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Supersize It

Not all big corporations are out to get you-some want to help.
Magazine Contributor
3 min read

This story appears in the August 2001 issue of Entrepreneur. Subscribe »

Pearl Jam. Pearl Bailey. Pearl S. Buck. Even Pearl Harbor. Examples of pearls abound in popular culture and history. But if you're looking for a natural pearl in our oceans, my advice is to hold your breath and dive deep.

If you're searching for expansion capital, you know the feeling. But just as divers may want to consider dropping by a Neiman Marcus, you're likely looking in the wrong places for financing. Maybe the right place is a corporate investment fund. The Intel 64 Fund was the oyster to Black Pearl, an enterprise software company co-founded by CEO Lisa Hammitt, 38, in 1998.

A year after opening for business with her vice president of marketing and husband, Mark, 39, and COO John Rafter, 40, Lisa felt she needed expansion capital. She'd already succeeded in raising start-up capital, but her usual financial suspects were no longer interested. "The market was steeped in dotcom mania," recalls Lisa, "so a lot of the VCs we would have normally targeted were preoccupied with the land grab on the Net, doing stuff like Pez dispensers over the Internet."

Lisa also feels that most VCs are reluctant to take female entrepreneurs as seriously as their male counterparts. "No matter who you are, you're accused of being emotional, a feeler, for having mood swings," says Lisa.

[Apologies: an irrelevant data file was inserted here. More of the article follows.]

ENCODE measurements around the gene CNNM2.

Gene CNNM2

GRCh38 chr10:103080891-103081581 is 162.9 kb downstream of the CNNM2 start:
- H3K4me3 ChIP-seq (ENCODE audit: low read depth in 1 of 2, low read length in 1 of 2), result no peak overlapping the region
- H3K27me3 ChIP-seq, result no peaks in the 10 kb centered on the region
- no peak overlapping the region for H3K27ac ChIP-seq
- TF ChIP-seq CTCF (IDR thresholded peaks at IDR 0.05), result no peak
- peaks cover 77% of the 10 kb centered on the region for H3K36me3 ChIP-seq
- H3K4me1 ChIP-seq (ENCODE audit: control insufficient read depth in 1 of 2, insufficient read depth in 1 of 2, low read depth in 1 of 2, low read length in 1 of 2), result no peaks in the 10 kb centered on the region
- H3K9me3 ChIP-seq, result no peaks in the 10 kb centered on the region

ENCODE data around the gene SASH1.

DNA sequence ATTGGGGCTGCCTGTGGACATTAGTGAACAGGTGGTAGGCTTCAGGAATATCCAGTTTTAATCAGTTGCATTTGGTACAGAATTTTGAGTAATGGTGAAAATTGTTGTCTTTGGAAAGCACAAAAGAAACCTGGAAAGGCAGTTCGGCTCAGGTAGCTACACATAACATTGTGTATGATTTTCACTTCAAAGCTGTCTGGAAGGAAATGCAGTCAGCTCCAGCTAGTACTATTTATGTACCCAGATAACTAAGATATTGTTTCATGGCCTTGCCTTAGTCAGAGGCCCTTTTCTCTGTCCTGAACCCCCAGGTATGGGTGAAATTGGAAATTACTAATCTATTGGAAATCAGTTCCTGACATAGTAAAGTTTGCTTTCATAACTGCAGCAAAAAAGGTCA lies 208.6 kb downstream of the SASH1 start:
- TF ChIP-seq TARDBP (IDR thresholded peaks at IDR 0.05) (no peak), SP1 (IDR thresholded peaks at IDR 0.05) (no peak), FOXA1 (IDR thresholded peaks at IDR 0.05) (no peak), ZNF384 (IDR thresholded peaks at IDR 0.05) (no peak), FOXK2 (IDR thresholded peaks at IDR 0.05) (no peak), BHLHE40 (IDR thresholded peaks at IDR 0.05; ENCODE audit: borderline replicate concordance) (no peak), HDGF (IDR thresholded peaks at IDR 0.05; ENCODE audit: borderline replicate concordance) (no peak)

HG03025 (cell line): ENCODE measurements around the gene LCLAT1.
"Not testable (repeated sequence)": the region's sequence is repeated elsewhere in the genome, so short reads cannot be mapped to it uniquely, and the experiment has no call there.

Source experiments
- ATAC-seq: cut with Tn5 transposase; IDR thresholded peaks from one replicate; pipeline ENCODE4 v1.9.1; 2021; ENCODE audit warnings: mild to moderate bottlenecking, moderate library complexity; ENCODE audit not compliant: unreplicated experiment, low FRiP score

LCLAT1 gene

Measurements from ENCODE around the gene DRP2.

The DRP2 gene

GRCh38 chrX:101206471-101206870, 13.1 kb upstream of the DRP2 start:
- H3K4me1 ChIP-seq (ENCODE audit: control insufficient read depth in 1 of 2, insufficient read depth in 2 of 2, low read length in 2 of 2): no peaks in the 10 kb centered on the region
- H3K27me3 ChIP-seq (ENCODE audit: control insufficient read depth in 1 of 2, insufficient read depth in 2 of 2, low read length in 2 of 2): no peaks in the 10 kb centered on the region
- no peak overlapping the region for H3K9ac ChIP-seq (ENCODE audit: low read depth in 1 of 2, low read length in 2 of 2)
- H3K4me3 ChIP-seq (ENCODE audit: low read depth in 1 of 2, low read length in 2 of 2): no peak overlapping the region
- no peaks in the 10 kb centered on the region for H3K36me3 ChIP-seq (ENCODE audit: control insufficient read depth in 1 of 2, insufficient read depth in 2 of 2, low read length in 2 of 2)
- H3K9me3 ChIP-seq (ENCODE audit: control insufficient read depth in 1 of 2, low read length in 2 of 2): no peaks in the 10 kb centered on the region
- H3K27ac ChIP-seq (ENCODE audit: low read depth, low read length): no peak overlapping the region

But the Intel 64 Fund had no closed doors, just open minds. The techies there understood the details of her business right away-and everybody was sold on it pretty quickly. "You do need a business plan," says Lisa, "but our business plan was [finished] at that point, and in that sense, Intel is no different than any VC."

As the co-founder of a private company, Lisa is hesitant to reveal how much revenue Black Pearl is raking in, but use your imagination: The Intel 64 Fund initially invested $8.4 million in the company. More important, Black Pearl's relationship with Intel has attracted other investors, who've handed over a whopping $14 million.

The Intel 64 Fund not only forks over cash, but also introduces entrepreneurs to like-minded companies. Lisa soon found new clients with abbreviations like HP and IBM. "I think you're judged these days by the company you keep," says Lisa. "Let's face it, a lot of people are driven by the relationships you have, and I think when you're a partner with something like Intel, it gives you an ear that you normally wouldn't have if you were just a small company banging on doors."

Geoff Williams is a writer in Cincinnati.

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